Little things also matter
No reasonable individual would argue against the view, much of it evidence-based, that development is not entirely dependent on economic growth. It’s an opinion expressed just this week by Prime Minister Freundel Stuart while at United Nations House for the official launch of the UN’s Human Development Report 2013. “It is possible to have development when no growth is taking place because structural changes are taking place that have the effect of making life better for a larger number of people; capacities are being created and flexibilities are being put in place to respond to the diverse beliefs and aspirations of as large a number of people as possible,” Stuart told those gathered at the global body’s local base in Christ Church
“We had economic growth where there was no human development; we had a phase of human development where there was little or no growth,” he added.
It would not surprise us if the Prime Minister, who is a self confessed student of history and is very much the politician, would have been in his own style comparing the tenures of Democratic Labour Party and Barbados Labour Party administrations.
After all, the mantra of the current DLP government led by Stuart, and one he inherited from late predecessor David Thompson, is Barbados is more than an economy, it is a society. It is an issue which has been a major sore point between Dems and Bees, with the DLP arguing that their political opponents are merely concerned about the arithmetic of things, fiscal deficits, gross domestic product, revenue, economic graphs and charts. Stuart and others have said the BLP’s heavy focus on monetary issues between 1994 and 2008 was at the expense of issues related to the development of people and their needs. On the other hand, the BLP has suggested that Government is not being realistic in its almost exclusive focus on the society, pointing out that building a good society requires finances and the wherewithal to pay your way in the world. And so the arguments have been and we anticipate more of the same going forward.
Unfortunately, another argument of both Bees and Dems, a view some would rightly call churlish, is that either of the two holds primary responsibility for the enviable state of development Barbados has achieved. Government, like life, is a continuous sequence and with each change of administration, progress and development have continued, even if the focus of the particular group in office has differed at times. That fact aside, the bigger issue is what more can be done within the broad category of development in the Barbados context.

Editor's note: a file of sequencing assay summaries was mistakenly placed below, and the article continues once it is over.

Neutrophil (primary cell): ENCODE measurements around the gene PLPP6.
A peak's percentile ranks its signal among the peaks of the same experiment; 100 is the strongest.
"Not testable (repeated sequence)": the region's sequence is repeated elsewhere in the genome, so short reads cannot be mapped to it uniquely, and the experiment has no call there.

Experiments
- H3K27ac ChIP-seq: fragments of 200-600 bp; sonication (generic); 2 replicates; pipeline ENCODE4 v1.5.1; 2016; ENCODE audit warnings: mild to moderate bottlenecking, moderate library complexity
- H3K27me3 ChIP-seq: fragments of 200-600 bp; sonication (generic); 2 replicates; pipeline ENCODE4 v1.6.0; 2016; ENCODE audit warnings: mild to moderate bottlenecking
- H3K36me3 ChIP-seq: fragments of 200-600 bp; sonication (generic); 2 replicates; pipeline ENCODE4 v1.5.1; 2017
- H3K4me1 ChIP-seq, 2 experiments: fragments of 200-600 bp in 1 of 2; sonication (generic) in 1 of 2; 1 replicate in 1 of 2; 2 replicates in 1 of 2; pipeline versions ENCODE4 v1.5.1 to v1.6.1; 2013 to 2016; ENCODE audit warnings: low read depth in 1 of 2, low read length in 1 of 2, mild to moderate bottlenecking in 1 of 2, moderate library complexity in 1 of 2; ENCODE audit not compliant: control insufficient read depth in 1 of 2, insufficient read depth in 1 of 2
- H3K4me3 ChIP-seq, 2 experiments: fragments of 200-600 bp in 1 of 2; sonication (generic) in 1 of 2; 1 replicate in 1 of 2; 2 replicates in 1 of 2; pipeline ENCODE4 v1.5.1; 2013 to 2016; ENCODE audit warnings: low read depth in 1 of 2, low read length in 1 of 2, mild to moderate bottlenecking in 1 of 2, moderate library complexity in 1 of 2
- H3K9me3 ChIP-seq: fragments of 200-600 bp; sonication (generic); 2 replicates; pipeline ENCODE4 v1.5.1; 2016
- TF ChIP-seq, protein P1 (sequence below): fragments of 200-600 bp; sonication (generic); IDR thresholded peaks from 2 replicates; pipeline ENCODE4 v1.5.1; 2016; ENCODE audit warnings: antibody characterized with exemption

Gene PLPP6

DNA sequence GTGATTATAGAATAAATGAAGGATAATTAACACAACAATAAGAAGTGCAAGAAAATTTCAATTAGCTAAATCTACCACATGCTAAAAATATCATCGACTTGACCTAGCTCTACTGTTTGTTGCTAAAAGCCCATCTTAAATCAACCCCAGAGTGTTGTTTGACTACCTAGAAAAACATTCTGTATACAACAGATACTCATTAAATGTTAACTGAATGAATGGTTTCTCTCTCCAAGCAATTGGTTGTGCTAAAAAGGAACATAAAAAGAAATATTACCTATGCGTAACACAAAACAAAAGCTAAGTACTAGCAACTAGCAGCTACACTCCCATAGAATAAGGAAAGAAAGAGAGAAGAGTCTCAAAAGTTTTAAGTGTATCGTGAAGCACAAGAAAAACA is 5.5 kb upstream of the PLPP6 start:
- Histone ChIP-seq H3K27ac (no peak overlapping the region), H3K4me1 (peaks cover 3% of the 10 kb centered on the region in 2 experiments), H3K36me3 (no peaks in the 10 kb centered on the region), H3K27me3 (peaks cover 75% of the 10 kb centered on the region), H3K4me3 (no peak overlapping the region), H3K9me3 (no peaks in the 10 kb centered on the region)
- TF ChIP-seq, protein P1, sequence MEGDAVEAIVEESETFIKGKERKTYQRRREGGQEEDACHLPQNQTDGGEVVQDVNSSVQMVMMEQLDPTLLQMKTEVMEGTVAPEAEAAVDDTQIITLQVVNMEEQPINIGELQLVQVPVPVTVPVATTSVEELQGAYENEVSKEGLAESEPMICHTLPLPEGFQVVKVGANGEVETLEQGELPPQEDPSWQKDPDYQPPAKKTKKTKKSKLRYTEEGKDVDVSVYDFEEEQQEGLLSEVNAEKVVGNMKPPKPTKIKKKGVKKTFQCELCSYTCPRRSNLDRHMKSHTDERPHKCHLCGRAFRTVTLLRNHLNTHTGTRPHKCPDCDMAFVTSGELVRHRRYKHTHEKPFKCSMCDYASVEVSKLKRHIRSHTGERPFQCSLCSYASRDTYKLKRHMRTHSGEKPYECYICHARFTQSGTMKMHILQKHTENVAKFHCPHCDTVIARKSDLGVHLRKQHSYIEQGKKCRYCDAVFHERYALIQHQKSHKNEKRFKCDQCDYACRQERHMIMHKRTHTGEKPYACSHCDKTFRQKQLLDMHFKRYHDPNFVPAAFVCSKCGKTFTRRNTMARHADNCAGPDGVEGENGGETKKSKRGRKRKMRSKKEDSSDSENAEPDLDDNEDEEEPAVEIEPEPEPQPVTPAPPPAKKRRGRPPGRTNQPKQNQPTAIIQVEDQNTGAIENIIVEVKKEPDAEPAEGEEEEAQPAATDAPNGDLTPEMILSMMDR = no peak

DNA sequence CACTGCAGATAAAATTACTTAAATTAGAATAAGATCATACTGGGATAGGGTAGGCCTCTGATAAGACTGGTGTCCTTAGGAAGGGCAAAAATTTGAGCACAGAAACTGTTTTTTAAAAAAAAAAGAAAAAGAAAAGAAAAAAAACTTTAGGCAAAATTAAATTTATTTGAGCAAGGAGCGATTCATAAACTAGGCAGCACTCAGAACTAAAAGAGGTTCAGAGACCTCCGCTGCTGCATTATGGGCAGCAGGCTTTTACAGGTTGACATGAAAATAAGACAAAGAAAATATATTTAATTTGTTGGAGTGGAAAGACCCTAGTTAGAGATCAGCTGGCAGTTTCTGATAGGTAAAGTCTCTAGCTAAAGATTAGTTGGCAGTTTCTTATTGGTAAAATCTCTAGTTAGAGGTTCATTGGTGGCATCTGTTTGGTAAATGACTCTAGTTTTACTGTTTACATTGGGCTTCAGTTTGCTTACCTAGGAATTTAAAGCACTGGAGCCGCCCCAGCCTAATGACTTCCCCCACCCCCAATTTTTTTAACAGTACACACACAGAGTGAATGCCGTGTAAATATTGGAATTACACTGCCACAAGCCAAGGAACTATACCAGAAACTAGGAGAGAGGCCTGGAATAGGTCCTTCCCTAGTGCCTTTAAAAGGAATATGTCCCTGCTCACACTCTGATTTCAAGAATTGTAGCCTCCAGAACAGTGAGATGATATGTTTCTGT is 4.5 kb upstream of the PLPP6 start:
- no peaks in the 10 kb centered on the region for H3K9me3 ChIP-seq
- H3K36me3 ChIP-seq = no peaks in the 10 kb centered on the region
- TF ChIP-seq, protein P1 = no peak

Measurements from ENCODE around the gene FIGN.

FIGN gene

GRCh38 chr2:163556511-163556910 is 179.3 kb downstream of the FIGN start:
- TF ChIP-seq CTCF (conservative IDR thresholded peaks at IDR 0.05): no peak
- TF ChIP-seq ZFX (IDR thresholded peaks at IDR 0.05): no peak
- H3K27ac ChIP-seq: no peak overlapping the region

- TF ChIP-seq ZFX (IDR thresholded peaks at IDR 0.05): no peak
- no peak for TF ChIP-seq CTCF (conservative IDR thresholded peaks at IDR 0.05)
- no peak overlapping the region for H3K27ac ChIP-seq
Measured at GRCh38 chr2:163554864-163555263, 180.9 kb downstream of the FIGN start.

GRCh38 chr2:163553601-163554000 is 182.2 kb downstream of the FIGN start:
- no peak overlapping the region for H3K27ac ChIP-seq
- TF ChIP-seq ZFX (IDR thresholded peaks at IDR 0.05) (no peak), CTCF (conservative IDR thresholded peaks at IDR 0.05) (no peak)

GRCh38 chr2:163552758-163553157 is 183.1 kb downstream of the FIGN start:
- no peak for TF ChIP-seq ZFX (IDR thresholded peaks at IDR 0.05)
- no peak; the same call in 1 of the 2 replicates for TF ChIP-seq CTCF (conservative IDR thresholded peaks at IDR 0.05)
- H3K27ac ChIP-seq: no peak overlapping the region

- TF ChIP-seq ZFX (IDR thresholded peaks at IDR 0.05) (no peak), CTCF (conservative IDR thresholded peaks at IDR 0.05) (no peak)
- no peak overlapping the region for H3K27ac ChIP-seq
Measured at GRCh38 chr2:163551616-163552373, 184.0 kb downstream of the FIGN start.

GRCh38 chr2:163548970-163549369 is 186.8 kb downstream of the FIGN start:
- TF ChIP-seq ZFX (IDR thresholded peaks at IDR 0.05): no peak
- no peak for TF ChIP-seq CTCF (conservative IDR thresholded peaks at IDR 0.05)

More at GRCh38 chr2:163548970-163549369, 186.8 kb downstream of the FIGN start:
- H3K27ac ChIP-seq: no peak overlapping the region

We are happy for the modern buildings and facilities comparable to others owned by countries much better off financially.
Our health care and education sectors are not perfect, but when we compare aspects of them to sections of the so called first world our good reputation in both areas remains intact. But what about the difficulties people, local and foreign, encounter daily as they try to establish a business? Simple paper work, issues of registration, and other aspects of facilitation that can be completed within days in countries not considered as developed as we are takes weeks and months here. And what about the absence of ready access to information and avenues of accountability leading towards those in charge of our various state institutions and agencies?
Shouldn’t a developed country also be mature enough for those aspiring to reach its highest offices, and those who have in fact reached, to completely remove all paraphernalia related to a general election three months after it has been held? To some focussing on the so called bigger picture of welfare payments, free education, and care of the elderly, these things might appear small.
Our view, however, is that together it all constitutes development and in this regard is something that Barbados, while proudly publicising its consistently high UN rankings of human development, needs to pay more attention to. At a time when Government claims it is paying attention to every cent it spends, such “little things” do matter.